Applicators can choose from a variety of bait formulations, including grain baits, pellets and extruded and paraffin bait blocks. Pellets can be either loose or packaged in small plastic, cellophane or paper packets called “place packs.” These packs keep baits fresh and make it easy to place baits into burrows, walls, or other locations. Rats readily gnaw into place packs and feed on baits. Extruded blocks can be secured in bait stations, are very attractive to rodents, and are easy to use. Paraffin blocks are useful in damp locations such as sewers or gutters, where loose grain baits spoil quickly. While rats prefer loose baits and extruded blocks over paraffin blocks, loose baits are more likely to be moved to less secure locations and consumed by non-target animals. In light of this risk, the EPA is considering requiring that loose bait formulations be administered only by licensed pesticide applicators. To obtain a license, contact your local Extension Educator or the Nebraska Department of Agriculture or visit http://pested.unl.edu/pesticide/pages/index.jsp.
Anticoagulants also are available as sodium salts that are mixed into a water solution. Since rats require water daily, water baits can be particularly effective in grain storage structures, warehouses, and other locations where water is scarce.
Toxicants should always be placed out of the reach of children, pets, livestock and other non-target animals. Therefore, we highly recommend the use of bait stations when applying any toxic bait. They protect rodenticides from weather and provide a safeguard to people, pets, and other animals. Bait stations for rats should have at least two openings about 2 1/2 inches in diameter and should be large enough to accommodate several rats at a time. Place bait boxes next to walls (with the opening close to the wall) or in other places where rats are active. Label all stations clearly with the words “Caution —W Rat Bait” as a safety precaution.
Establish bait stations in or around the perimeters of buildings where it is impossible to exclude rodents. Place fresh anticoagulant bait in these stations to control invading rats before breeding populations become established. For more information, refer to NebGuide G1646, Bait Stations for Controlling Rats and Mice.
Fumigants occasionally are used to treat rodent burrows in outdoor situations. Aluminum phosphide tablets and gas cartridges are the most commonly used, registered fumigants for treating rat burrows. CAUTION: Fumigants are highly toxic to humans, livestock and other animals, and must not be used where occupants of a building could be exposed to the gases. Only appropriately licensed pest control operators should use fumigants in any buildings or enclosed structures. Applicators also must create a written fumigation plan before using aluminum phosphide pellets.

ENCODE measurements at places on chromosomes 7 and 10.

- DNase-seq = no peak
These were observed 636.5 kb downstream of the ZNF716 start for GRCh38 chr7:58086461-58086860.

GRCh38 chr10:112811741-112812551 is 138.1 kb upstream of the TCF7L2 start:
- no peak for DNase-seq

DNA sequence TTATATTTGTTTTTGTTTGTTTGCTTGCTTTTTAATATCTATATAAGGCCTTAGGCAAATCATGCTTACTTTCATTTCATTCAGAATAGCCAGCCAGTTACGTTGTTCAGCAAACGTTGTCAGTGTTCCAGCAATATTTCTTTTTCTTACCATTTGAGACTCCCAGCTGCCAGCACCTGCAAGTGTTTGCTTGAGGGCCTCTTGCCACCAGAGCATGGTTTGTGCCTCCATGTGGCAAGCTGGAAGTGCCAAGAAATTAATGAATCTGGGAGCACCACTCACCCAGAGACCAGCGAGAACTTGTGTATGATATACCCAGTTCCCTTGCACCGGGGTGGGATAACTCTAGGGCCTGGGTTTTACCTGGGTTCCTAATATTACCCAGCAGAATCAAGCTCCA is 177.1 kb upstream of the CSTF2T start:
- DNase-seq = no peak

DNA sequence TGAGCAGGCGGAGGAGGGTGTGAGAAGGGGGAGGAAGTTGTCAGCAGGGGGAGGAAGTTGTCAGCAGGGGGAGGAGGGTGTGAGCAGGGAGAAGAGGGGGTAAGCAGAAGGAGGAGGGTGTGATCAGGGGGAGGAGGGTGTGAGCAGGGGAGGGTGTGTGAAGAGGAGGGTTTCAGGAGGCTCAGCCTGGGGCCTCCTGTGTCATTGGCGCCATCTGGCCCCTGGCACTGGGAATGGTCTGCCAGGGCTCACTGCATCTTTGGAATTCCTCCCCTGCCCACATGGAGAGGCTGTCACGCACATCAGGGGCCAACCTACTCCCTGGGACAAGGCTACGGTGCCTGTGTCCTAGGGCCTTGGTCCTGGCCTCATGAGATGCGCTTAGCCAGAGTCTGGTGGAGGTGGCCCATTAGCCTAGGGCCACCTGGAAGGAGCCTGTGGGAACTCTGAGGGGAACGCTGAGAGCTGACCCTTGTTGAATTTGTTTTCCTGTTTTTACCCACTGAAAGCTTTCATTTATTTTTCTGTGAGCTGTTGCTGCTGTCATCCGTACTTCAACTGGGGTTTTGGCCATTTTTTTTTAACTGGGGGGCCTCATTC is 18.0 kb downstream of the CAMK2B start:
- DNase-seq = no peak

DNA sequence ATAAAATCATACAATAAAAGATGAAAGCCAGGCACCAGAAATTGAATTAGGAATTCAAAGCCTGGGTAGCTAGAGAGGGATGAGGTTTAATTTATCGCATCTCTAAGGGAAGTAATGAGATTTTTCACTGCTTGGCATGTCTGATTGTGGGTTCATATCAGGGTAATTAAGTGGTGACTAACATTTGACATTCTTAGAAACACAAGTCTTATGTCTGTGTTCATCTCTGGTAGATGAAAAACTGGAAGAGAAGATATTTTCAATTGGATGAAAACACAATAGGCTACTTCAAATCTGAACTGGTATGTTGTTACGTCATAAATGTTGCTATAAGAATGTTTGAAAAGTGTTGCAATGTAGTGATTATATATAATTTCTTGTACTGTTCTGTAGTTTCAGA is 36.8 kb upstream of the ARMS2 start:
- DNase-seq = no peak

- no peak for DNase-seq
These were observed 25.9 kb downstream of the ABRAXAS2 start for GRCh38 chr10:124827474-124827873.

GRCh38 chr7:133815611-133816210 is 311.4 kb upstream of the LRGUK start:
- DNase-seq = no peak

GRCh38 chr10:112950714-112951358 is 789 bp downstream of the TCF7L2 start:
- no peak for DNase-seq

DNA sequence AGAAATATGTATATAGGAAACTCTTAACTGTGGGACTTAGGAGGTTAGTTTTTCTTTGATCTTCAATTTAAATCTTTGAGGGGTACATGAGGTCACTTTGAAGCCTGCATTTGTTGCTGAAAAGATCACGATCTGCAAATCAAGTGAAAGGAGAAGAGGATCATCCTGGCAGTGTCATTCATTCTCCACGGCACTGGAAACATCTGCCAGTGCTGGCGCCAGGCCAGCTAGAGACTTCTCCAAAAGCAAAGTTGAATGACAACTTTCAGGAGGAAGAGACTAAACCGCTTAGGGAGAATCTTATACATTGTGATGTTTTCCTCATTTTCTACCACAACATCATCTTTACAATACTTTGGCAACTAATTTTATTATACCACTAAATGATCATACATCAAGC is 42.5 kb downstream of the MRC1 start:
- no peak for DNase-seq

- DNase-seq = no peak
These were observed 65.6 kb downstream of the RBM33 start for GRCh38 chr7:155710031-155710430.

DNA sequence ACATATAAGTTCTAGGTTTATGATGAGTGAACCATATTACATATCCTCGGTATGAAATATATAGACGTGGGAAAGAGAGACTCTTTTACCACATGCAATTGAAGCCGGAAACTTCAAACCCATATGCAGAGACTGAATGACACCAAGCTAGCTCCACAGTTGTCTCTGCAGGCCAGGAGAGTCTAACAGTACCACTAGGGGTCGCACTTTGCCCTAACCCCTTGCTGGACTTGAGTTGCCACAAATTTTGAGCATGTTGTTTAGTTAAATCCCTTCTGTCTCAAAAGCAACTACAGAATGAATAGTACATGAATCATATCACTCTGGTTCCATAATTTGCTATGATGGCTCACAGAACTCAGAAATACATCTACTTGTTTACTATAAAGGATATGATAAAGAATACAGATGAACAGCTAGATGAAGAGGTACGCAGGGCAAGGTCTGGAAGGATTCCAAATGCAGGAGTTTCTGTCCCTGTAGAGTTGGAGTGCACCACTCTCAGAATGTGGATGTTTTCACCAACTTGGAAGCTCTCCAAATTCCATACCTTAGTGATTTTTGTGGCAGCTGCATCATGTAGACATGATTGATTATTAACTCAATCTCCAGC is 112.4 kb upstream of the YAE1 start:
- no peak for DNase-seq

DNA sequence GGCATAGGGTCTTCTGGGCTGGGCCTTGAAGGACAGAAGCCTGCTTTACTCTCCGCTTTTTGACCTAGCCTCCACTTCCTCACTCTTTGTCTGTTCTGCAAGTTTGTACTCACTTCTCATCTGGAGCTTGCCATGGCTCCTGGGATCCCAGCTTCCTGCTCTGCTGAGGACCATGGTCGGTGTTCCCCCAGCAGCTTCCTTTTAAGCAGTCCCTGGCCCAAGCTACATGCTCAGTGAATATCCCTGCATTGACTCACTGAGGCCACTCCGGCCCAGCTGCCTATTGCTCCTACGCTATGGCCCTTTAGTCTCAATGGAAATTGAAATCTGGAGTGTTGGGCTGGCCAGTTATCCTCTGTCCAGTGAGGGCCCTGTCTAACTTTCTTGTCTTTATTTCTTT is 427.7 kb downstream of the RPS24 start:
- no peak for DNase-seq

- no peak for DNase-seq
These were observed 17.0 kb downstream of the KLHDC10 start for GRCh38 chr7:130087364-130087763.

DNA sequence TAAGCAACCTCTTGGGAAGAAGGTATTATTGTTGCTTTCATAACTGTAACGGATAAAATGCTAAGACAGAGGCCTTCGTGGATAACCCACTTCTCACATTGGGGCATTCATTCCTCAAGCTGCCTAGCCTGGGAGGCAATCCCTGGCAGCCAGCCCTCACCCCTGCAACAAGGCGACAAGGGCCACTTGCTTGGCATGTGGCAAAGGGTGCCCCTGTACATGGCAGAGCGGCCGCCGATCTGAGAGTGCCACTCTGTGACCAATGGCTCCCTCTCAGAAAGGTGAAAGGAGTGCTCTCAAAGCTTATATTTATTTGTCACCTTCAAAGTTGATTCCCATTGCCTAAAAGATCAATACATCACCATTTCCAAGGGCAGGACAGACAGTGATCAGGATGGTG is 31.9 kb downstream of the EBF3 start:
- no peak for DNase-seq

Safety precautions. Carefully follow all product label recommendations. In addition, certain general safety precautions should be followed. Consider all rodenticides dangerous enough to cause death and place baits where only rodents can access them. All rodenticides present some degree of hazard to humans, livestock, pets and other non-target animals.
Label all bait containers and bait stations clearly with appropriate warnings. Store unused bait, concentrates and fumigants in a locked cabinet out of the reach of children or animals. Pick up all accessible dead rats after a baiting or fumigant program. Use rubber gloves or tongs to pick them up and dispose of them by deep burial or incineration.
Repellents and Electronic devices. No repellents are known to be effective on rats. Given their adaptability, it is unlikely that an effective repellent will be found. Rats quickly become accustomed to regularly repeated sounds. Ultrasonic sounds, those above the range of human hearing, have very limited use because they are directional and do not penetrate behind objects. They also lose their intensity quickly with distance. Little evidence supports the use of electronic, sound, magnetic or vibration devices of any kind.
Predators. Although house cats, some dogs and other predators kill rats, they do not provide effective rat control in most circumstances. Rats often live in very close association with dogs and cats. Rat problems around homes are often related to the food, water, and shelter provided for pets.
If mouse control is also a problem, see NebGuide G1105, Controlling House Mice.
Much of this information was drawn from the previous NebGuide G1106, Controlling Rats by Scott Hygnstrom and Dallas Virchow.
Reference to commercial products or trade names is made with the understanding that no discrimination is intended of those not mentioned and no endorsement by University of Nebraska–Lincoln Extension is implied for those mentioned.
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Index: Wildlife Management
Wildlife Damage Control
Issued July 2007